Childhood Obesity Prevention Program for Hispanics

This study is ongoing, but not recruiting participants.
Sponsor:
Collaborator:
Vanderbilt University
Information provided by (Responsible Party):
Meharry Medical College
ClinicalTrials.gov Identifier:
NCT01156402
First received: June 14, 2010
Last updated: November 1, 2013
Last verified: November 2013
  Purpose

The purpose of this study is to evaluate the efficacy of a culturally-appropriate childhood obesity intervention with Hispanic families. The program aims at preventing childhood obesity by targeting parents to address nutrition, physical activity, and sedentary behaviors in their children.


Condition Intervention
Childhood Obesity
Behavioral: Healthy Families-Childhood Obesity Prevention and Oral Health

Study Type: Interventional
Study Design: Allocation: Randomized
Endpoint Classification: Efficacy Study
Intervention Model: Parallel Assignment
Masking: Open Label
Primary Purpose: Prevention
Official Title: Culturally-Appropriate Childhood Obesity Prevention Program for Hispanic Families

Resource links provided by NLM:


Further study details as provided by Meharry Medical College:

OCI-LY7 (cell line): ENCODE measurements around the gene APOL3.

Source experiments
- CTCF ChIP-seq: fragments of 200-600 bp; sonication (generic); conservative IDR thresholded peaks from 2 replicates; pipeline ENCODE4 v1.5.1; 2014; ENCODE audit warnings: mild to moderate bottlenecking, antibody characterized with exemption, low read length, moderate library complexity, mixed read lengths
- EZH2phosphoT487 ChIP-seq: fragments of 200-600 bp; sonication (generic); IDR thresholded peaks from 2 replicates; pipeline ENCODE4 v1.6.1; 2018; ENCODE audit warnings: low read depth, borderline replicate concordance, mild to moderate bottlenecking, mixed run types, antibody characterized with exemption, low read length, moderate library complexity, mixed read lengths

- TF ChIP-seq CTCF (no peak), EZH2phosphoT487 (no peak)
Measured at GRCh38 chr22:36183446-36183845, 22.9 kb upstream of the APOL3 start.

Primary Outcome Measures:
  • Body Mass Index (BMI)-for-age percentile [ Time Frame: one year ] [ Designated as safety issue: No ]

Secondary Outcome Measures:
  • Child eating behaviors [ Time Frame: One year ] [ Designated as safety issue: No ]
  • Child physical activity (accelerometers) [ Time Frame: One year ] [ Designated as safety issue: No ]
  • Parenting strategies [ Time Frame: One year ] [ Designated as safety issue: No ]
  • parent physical activity [ Time Frame: one year ] [ Designated as safety issue: No ]

Estimated Enrollment: 650
Study Start Date: May 2010
Estimated Study Completion Date: November 2014
Estimated Primary Completion Date: November 2013 (Final data collection date for primary outcome measure)
Arms Assigned Interventions
Experimental: Active Intervention: Obesity Prevention Behavioral: Healthy Families-Childhood Obesity Prevention and Oral Health
The active intervention was adapted from the We Can! parent intervention to be culturally-appropriate for Hispanic families of children ages 5-7. The tailored intervention is based on Social Cognitive Theory and Behavioral Choice Theory to provide parents and children with cognitive and behavioral skills to enable change in the target behaviors, and to encourage them to practice using these skills to strengthen their perceived competence in using these behaviors effectively.
Experimental: Alternative Intervention/control: Oral Health Behavioral: Healthy Families-Childhood Obesity Prevention and Oral Health
The active intervention was adapted from the We Can! parent intervention to be culturally-appropriate for Hispanic families of children ages 5-7. The tailored intervention is based on Social Cognitive Theory and Behavioral Choice Theory to provide parents and children with cognitive and behavioral skills to enable change in the target behaviors, and to encourage them to practice using these skills to strengthen their perceived competence in using these behaviors effectively.

Detailed Description: